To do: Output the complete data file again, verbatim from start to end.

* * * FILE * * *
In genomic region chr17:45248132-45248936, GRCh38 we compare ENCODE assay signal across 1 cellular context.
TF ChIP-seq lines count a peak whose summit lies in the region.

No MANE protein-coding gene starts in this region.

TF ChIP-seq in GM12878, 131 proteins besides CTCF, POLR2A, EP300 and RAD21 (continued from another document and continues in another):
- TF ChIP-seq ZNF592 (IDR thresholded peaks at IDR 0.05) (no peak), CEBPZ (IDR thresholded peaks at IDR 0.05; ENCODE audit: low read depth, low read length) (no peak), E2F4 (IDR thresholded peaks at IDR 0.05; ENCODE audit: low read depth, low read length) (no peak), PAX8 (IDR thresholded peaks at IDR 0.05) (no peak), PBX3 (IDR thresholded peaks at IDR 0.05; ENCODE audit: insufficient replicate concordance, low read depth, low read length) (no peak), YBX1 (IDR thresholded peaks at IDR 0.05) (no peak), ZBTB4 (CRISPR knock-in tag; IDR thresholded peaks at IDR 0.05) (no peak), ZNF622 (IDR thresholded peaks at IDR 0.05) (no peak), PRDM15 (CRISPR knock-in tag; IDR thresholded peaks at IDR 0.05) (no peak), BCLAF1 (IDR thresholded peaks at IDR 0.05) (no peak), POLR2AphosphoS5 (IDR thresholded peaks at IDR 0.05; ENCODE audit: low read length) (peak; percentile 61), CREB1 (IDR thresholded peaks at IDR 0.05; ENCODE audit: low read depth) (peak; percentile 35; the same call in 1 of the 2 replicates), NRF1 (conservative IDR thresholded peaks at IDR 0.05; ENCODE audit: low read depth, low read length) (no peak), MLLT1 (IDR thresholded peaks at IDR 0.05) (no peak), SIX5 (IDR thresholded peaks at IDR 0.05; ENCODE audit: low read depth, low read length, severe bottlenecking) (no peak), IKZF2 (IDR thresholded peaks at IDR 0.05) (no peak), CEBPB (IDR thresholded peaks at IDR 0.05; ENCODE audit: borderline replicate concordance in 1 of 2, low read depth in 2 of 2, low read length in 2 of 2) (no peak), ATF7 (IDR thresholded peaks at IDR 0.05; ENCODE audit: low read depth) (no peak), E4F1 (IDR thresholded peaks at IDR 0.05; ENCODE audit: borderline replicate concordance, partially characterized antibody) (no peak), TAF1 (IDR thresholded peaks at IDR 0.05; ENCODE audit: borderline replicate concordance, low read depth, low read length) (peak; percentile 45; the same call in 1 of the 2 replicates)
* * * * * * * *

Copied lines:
In genomic region chr17:45248132-45248936, GRCh38 we compare ENCODE assay signal across 1 cellular context.
TF ChIP-seq lines count a peak whose summit lies in the region.

No MANE protein-coding gene starts in this region.

TF ChIP-seq in GM12878, 131 proteins besides CTCF, POLR2A, EP300 and RAD21 (continued from another document and continues in another):
- TF ChIP-seq ZNF592 (IDR thresholded peaks at IDR 0.05) (no peak), CEBPZ (IDR thresholded peaks at IDR 0.05; ENCODE audit: low read depth, low read length) (no peak), E2F4 (IDR thresholded peaks at IDR 0.05; ENCODE audit: low read depth, low read length) (no peak), PAX8 (IDR thresholded peaks at IDR 0.05) (no peak), PBX3 (IDR thresholded peaks at IDR 0.05; ENCODE audit: insufficient replicate concordance, low read depth, low read length) (no peak), YBX1 (IDR thresholded peaks at IDR 0.05) (no peak), ZBTB4 (CRISPR knock-in tag; IDR thresholded peaks at IDR 0.05) (no peak), ZNF622 (IDR thresholded peaks at IDR 0.05) (no peak), PRDM15 (CRISPR knock-in tag; IDR thresholded peaks at IDR 0.05) (no peak), BCLAF1 (IDR thresholded peaks at IDR 0.05) (no peak), POLR2AphosphoS5 (IDR thresholded peaks at IDR 0.05; ENCODE audit: low read length) (peak; percentile 61), CREB1 (IDR thresholded peaks at IDR 0.05; ENCODE audit: low read depth) (peak; percentile 35; the same call in 1 of the 2 replicates), NRF1 (conservative IDR thresholded peaks at IDR 0.05; ENCODE audit: low read depth, low read length) (no peak), MLLT1 (IDR thresholded peaks at IDR 0.05) (no peak), SIX5 (IDR thresholded peaks at IDR 0.05; ENCODE audit: low read depth, low read length, severe bottlenecking) (no peak), IKZF2 (IDR thresholded peaks at IDR 0.05) (no peak), CEBPB (IDR thresholded peaks at IDR 0.05; ENCODE audit: borderline replicate concordance in 1 of 2, low read depth in 2 of 2, low read length in 2 of 2) (no peak), ATF7 (IDR thresholded peaks at IDR 0.05; ENCODE audit: low read depth) (no peak), E4F1 (IDR thresholded peaks at IDR 0.05; ENCODE audit: borderline replicate concordance, partially characterized antibody) (no peak), TAF1 (IDR thresholded peaks at IDR 0.05; ENCODE audit: borderline replicate concordance, low read depth, low read length) (peak; percentile 45; the same call in 1 of the 2 replicates)